fish and chips with beer
My fish&chips with beer for 12,000 pesos (approx. 15€).
fish and sweet potato crisps
Swordfish and sweet potato crisps cost similarly. Pisco sour drink was complimentary. Just for me.

Reflections from my diary:

"...then I went to grocery, paid 23,000 pesos for almost empty bag, but what can I do, I am in the middle of nowhere in Polynesia where food is delivered by plane."

"Today I did another 23£ shopping and got almost nothing. But I bought the most expensive bananas and cauliflower in my life (4£+5£)."

Organized tours

Majority of tourists coming to an island stay only 2-3 days. Therefore, they rather pay for tour or private guide to see the most in the shortest time. Of course, they’ll learn about history, culture, and hear many stories about locals. But such tours are not cheap, like anything on the island. I chose to explore the island by myself. Not just because of the lower budget, but if I would be rushed in such unbelievably peaceful place for once, I would kill that guide.

Sunrise and sunset

Sunrise at Ahu Tongariki and sunset at Tahai are the only places where you meet more people. Otherwise, I had feeling we are just couple of tourists on the island. These places got popularized among tourists, but local people prefer to watch sunset from Rano Kau crater.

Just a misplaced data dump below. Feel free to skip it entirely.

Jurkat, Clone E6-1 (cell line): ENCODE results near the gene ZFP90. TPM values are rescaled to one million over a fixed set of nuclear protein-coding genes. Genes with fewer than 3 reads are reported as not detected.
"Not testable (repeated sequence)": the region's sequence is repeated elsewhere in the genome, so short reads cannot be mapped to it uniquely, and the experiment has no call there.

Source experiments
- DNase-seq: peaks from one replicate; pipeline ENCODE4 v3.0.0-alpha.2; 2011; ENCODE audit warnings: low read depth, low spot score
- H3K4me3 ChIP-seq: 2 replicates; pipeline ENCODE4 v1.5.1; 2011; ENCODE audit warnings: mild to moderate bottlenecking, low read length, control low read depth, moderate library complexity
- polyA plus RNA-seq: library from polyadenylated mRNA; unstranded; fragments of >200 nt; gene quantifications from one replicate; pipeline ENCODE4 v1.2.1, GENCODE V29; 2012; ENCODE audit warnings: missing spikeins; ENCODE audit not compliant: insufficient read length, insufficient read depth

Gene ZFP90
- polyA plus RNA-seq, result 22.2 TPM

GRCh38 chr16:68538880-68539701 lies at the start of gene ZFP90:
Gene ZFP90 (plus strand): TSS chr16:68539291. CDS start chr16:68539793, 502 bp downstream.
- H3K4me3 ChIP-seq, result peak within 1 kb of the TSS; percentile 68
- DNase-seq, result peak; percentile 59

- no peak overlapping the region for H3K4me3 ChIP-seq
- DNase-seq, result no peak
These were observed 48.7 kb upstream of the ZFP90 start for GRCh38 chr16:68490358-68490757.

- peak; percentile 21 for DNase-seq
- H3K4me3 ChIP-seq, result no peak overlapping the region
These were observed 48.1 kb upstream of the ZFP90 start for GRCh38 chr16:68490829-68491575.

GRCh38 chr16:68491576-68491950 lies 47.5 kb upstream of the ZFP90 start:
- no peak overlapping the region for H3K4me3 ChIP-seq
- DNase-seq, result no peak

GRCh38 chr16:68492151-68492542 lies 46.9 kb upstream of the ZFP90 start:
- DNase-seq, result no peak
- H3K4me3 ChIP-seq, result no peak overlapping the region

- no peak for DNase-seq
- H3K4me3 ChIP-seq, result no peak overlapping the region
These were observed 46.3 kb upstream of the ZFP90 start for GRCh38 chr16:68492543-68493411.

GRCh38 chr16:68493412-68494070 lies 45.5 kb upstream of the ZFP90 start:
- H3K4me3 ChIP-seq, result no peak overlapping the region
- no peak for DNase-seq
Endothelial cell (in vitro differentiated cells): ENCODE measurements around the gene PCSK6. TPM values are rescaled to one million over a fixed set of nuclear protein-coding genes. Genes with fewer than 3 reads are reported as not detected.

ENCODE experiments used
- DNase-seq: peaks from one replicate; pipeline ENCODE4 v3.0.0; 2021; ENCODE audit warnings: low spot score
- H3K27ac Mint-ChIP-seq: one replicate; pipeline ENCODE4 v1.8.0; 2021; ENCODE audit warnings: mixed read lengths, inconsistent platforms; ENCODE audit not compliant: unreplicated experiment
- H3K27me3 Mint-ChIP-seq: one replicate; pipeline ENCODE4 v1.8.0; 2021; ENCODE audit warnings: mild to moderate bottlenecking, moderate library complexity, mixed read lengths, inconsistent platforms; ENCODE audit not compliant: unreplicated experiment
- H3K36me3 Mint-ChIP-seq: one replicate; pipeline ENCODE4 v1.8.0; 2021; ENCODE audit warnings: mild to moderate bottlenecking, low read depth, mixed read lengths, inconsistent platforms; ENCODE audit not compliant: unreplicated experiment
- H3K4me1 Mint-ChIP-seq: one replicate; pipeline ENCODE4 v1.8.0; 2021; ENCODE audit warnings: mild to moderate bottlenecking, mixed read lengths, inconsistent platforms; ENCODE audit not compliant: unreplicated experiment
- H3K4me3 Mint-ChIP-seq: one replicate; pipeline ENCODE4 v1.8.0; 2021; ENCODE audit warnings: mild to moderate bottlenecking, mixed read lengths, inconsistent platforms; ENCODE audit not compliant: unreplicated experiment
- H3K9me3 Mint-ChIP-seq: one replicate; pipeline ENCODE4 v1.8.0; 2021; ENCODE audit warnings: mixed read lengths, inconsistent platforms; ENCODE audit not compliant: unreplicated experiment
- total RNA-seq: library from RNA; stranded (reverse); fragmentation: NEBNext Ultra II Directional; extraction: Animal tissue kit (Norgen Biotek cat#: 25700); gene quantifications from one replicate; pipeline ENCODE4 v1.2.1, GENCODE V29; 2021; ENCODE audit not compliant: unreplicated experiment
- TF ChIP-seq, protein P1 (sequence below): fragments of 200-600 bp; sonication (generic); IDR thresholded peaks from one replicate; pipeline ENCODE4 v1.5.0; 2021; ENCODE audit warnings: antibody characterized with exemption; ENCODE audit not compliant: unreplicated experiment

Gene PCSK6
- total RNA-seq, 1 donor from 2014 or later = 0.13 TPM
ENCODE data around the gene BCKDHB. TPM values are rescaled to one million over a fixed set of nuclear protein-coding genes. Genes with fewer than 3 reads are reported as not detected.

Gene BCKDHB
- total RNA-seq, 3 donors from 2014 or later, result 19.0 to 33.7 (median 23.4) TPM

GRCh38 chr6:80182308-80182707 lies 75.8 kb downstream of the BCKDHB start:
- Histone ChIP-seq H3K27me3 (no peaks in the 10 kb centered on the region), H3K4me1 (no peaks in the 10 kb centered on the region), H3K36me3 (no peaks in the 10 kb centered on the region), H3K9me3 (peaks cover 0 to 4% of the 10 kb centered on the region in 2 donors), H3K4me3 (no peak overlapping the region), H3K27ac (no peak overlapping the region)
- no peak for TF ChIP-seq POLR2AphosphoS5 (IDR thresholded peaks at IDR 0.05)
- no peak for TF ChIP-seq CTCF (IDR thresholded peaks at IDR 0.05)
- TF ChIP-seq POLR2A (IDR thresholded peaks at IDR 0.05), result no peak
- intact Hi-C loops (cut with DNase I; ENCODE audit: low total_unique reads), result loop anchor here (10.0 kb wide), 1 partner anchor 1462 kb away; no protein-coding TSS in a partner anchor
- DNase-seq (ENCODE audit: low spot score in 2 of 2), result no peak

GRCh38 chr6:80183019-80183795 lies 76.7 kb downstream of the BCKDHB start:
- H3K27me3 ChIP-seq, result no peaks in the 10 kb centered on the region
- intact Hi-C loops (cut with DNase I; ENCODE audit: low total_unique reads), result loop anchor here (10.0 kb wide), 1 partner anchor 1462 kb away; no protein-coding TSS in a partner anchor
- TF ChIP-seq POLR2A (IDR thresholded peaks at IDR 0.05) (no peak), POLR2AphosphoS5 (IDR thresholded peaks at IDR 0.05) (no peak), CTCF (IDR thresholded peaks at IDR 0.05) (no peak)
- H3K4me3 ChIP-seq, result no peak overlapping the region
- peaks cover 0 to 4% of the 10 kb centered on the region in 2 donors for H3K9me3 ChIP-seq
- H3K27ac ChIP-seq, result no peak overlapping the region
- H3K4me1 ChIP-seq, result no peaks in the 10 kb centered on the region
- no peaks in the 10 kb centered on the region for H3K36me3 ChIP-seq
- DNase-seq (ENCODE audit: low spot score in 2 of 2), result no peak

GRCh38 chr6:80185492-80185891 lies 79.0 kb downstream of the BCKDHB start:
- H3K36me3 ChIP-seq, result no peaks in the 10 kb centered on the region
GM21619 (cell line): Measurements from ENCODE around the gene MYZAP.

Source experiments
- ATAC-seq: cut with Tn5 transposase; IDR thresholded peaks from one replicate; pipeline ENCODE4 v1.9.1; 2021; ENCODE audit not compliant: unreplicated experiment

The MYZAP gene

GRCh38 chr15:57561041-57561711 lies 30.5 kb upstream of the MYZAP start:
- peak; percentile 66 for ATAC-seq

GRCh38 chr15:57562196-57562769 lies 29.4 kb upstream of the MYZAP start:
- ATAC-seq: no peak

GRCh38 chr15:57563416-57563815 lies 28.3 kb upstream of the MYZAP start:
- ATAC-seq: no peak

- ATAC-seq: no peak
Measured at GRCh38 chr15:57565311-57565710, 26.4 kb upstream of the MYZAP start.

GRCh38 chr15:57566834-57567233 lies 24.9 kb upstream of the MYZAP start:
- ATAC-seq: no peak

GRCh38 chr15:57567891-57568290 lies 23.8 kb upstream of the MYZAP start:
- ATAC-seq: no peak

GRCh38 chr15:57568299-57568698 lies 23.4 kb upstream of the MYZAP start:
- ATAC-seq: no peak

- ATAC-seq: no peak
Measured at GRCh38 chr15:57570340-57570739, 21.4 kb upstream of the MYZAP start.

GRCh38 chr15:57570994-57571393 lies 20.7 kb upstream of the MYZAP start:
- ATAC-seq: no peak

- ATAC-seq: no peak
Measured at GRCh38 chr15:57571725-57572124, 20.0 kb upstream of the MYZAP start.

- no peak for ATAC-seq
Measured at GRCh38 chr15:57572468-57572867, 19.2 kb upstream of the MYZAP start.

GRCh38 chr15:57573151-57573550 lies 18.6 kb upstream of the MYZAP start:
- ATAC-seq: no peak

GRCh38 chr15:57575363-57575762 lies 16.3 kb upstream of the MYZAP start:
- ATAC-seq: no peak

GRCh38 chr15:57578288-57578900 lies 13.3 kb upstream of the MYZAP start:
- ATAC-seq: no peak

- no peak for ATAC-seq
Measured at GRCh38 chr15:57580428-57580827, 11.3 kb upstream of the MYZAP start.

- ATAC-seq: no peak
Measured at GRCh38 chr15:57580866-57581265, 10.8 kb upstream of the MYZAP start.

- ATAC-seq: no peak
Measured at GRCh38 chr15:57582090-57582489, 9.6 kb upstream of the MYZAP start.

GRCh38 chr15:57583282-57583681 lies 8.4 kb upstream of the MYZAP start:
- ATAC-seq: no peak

Beaches and water sports

I mentioned two most terrific beaches, Anakena and Ovahe, in my previous blog. Besides them, there are some tiny beaches and pools in Hanga Roa. Not that surreal, but ideal if you want to stay in town.

The island is popular also for water sports like surfing, scuba diving, or kayaking. In the harbour or by the beach you can rent equipment you need.

Wild horses

They are wild. For real. And grazing everywhere. On the hills, in front of moai, by the road, on the road. Everyone respects them and don’t hurt them. They got use to hubbub around. They are not tied to chains nor have tattooed signs. And they are wonderful. Besides the horses, regular grass grazers are the cows.


On Easter Island you’ll meet a lot of Chilean people, either on holidays, or working. But most I was grateful for meeting real Rapanui people. I was even in the car with the family speaking Rapanui language. It was fascinating. I heard some rumours about disliking tourists, but I didn’t experience that. Quite the opposite. People greeted me on the street, they offered me a ride when I walked by the road. All were nice and curious about me, from where I come, and if I like it here.

How to behave?

Definitely not like a moron. It is strictly forbidden to take any rocks, or touch moai, or step on the shrines. Do not go off the trails. And don’t you ever dare to throw any litter on the ground. Behave with maximum respect to historical monuments, animals, and people. It’s their home, not yours.

yes no rules


Icons by Freepik from